With a quick apology for the very oblique pun in the title of the post, here’s the offending headline. It comes from the Associated Press, and I think it represents a pernicious evil in contemporary journalism… the ‘paraphrase – source’ headline format.
Three things are wrong with this:
- The headline is inaccurate. Not only are legal rights different from human rights, nobody in the story is arguing chimps should have human rights. The lawyer for the Association Against Animal Factories, an animal rights group in Austria, makes that clear in the piece: “We mean the right to life, the right to not be tortured, the right to freedom under certain conditions… We’re not talking about the right to vote here.”
- It has a vague referent. What group? It only serves to communicate someone other than the journalist said something, an impression not helped when the story contradicts the headline.
- It uses a headline syntax that should be expunged from journalism. First comes a paraphrased statement that can’t even be dignified as a quotation. Then some punctuation. And finally, there’s the clue the statement isn’t something made up by the journalist. In community news there’s, Man bites canine, dog barks. In political journalism we see, Opposition is wrong – politician. In science journalism we have to read, Everything causes cancer: study. Doing this ignores the heart of the story. Some group says something. So what? Chimps Deserve Human Rights, Group Says is not the story. The story is Humans fight over chimps’ legal personhood.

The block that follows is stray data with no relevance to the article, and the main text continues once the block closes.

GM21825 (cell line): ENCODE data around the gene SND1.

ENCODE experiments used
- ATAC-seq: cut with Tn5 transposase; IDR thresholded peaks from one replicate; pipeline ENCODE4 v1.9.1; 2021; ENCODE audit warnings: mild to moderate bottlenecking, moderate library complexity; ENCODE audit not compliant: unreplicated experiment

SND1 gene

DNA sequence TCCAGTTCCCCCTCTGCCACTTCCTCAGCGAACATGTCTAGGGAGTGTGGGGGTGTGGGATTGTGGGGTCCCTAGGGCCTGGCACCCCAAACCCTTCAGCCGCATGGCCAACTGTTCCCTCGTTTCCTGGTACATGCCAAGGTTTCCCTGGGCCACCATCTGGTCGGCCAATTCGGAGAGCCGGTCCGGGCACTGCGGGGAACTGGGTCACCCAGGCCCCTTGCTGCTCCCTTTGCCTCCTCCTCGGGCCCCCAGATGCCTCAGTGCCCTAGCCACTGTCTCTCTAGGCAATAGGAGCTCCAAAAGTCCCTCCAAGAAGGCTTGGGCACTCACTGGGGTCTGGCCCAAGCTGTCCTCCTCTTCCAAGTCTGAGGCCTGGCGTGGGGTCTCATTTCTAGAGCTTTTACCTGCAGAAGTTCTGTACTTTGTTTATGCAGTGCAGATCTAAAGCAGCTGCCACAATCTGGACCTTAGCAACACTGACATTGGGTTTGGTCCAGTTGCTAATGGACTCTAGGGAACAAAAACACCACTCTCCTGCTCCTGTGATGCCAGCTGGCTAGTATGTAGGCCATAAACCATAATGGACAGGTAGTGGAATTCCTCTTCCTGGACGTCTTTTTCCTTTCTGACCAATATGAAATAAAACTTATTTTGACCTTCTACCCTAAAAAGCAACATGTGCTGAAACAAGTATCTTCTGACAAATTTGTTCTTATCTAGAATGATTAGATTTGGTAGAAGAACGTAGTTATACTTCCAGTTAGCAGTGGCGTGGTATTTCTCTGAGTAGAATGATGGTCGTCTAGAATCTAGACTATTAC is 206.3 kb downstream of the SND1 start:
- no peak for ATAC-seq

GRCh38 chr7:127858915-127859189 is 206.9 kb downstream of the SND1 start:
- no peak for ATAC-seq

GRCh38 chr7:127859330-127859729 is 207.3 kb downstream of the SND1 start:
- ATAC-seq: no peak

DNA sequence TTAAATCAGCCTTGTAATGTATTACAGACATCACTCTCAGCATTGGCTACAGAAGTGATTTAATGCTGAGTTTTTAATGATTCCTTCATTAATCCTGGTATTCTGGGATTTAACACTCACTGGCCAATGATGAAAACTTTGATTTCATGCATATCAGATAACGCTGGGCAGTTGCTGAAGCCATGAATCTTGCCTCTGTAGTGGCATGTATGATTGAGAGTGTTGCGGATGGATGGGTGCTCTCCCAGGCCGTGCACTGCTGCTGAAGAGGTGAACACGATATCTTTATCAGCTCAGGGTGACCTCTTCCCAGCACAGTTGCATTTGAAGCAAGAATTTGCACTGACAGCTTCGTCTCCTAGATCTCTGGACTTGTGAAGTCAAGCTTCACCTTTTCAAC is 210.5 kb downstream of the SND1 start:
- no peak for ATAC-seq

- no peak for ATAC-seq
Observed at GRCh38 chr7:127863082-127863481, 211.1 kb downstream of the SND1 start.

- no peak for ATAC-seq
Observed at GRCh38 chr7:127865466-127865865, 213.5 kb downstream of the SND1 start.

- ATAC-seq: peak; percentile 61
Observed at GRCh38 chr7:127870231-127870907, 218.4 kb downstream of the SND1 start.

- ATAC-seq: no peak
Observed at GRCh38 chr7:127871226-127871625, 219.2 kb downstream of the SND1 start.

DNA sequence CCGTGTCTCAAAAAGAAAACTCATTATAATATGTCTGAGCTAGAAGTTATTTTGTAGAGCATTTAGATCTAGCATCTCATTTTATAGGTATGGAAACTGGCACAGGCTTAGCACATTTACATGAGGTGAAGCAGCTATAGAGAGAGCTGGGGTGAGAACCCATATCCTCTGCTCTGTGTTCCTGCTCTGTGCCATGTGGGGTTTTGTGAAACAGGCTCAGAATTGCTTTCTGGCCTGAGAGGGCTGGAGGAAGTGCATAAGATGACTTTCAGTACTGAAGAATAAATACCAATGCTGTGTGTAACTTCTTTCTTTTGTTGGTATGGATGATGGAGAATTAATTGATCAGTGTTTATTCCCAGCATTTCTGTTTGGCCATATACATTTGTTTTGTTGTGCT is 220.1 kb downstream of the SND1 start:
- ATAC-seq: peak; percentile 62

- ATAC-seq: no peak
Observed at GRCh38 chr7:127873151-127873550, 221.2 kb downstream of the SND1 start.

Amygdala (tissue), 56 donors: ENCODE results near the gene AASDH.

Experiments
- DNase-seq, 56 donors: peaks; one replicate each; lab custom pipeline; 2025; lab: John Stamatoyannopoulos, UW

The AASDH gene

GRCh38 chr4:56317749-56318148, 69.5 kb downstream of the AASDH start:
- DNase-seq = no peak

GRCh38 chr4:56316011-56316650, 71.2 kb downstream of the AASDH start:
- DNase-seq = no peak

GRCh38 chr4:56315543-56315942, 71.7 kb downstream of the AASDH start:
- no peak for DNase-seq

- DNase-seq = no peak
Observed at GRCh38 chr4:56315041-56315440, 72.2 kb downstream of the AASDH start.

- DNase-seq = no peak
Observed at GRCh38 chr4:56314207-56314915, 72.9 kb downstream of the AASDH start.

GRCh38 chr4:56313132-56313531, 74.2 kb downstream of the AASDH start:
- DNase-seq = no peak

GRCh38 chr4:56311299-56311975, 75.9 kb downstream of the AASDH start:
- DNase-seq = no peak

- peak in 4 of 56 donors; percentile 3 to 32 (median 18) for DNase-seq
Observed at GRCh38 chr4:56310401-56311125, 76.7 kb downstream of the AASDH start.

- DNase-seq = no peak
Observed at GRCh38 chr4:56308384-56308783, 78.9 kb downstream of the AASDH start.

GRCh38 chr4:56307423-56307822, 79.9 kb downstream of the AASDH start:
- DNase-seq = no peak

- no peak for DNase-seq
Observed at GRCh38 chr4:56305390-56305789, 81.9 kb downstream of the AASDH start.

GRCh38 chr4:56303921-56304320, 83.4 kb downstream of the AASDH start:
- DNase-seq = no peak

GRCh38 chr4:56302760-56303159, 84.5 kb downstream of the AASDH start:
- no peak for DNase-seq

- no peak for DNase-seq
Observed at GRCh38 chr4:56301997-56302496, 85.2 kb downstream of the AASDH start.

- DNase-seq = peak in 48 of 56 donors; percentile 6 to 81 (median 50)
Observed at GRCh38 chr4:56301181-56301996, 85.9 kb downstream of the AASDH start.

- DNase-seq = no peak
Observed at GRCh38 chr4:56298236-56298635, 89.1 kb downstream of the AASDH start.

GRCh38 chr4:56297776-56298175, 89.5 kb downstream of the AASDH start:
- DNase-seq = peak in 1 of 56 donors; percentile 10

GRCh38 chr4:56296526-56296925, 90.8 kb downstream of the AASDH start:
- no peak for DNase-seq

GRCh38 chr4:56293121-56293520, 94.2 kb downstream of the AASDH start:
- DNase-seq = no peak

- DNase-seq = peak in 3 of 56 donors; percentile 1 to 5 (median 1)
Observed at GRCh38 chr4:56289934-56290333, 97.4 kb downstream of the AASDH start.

Writers shouldn’t get all of the blame. They don’t usually compose headlines; copy-editors have that job, and they need to know how to write a short, interesting headline that sells the story. Unfortunately, they often don’t have the time or interest in the story to get it right, so they are using the accursed paraphrase – source method of headline generation as a crutch.
Please, journalists, stop doing this. You are wasting print. Just be declaratory. Reveal the story, not a press release.